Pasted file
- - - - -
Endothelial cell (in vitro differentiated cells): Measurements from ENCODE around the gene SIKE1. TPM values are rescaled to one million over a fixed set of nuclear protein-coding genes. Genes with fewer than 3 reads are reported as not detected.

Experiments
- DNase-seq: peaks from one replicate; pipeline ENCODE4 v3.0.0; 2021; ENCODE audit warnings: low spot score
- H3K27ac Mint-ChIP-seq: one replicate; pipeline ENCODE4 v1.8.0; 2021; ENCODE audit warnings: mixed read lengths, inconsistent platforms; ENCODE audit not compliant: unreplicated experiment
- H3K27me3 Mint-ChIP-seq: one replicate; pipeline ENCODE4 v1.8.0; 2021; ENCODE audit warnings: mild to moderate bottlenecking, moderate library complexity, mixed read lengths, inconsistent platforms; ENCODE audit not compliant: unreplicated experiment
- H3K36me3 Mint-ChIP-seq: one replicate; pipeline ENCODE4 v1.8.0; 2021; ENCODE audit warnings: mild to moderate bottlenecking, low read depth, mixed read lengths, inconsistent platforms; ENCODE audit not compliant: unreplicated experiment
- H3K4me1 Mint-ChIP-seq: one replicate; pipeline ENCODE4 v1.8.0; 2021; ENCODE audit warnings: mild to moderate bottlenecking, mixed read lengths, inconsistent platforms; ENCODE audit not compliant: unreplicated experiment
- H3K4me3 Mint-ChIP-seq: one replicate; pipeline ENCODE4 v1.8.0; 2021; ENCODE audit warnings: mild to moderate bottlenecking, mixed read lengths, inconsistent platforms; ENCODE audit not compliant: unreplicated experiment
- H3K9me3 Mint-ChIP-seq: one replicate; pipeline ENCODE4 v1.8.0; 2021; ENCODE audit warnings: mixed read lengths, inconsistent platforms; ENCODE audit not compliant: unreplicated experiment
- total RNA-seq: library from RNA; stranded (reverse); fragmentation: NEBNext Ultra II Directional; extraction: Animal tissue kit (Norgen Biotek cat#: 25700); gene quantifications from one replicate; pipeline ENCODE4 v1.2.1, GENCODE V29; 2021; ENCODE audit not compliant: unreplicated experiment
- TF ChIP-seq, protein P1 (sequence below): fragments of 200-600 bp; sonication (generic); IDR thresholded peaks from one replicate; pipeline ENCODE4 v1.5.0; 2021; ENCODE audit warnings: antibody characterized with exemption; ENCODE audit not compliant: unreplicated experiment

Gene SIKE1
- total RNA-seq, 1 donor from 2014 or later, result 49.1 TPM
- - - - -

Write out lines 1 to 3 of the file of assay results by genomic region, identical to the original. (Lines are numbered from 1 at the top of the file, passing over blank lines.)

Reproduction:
Endothelial cell (in vitro differentiated cells): Measurements from ENCODE around the gene SIKE1. TPM values are rescaled to one million over a fixed set of nuclear protein-coding genes. Genes with fewer than 3 reads are reported as not detected.

Experiments
- DNase-seq: peaks from one replicate; pipeline ENCODE4 v3.0.0; 2021; ENCODE audit warnings: low spot score